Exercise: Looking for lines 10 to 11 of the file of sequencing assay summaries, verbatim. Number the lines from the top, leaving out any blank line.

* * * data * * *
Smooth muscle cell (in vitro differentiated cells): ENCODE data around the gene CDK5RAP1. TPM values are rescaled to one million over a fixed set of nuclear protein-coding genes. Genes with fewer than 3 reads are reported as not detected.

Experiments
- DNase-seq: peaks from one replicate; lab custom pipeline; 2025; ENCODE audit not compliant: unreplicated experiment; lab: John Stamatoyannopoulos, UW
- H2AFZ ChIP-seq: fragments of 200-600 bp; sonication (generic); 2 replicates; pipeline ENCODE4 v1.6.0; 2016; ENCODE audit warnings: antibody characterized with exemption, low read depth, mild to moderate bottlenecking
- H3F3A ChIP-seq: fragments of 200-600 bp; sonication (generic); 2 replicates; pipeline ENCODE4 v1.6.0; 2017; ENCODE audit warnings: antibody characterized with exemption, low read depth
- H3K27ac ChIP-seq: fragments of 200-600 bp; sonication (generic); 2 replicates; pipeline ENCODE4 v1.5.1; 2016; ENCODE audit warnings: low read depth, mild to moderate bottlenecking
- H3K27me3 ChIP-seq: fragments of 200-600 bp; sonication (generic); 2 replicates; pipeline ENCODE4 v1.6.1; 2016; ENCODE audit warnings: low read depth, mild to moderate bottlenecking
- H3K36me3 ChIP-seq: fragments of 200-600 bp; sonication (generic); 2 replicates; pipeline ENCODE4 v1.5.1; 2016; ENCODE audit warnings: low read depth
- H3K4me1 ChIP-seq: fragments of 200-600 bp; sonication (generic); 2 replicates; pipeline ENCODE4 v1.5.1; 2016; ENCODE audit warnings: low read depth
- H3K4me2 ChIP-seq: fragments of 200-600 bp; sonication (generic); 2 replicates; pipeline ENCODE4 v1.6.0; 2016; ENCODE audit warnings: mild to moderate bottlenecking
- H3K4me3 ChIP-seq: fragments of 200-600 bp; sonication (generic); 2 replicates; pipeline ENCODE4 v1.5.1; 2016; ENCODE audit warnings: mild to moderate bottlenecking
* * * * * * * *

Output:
- H3K4me2 ChIP-seq: fragments of 200-600 bp; sonication (generic); 2 replicates; pipeline ENCODE4 v1.6.0; 2016; ENCODE audit warnings: mild to moderate bottlenecking
- H3K4me3 ChIP-seq: fragments of 200-600 bp; sonication (generic); 2 replicates; pipeline ENCODE4 v1.5.1; 2016; ENCODE audit warnings: mild to moderate bottlenecking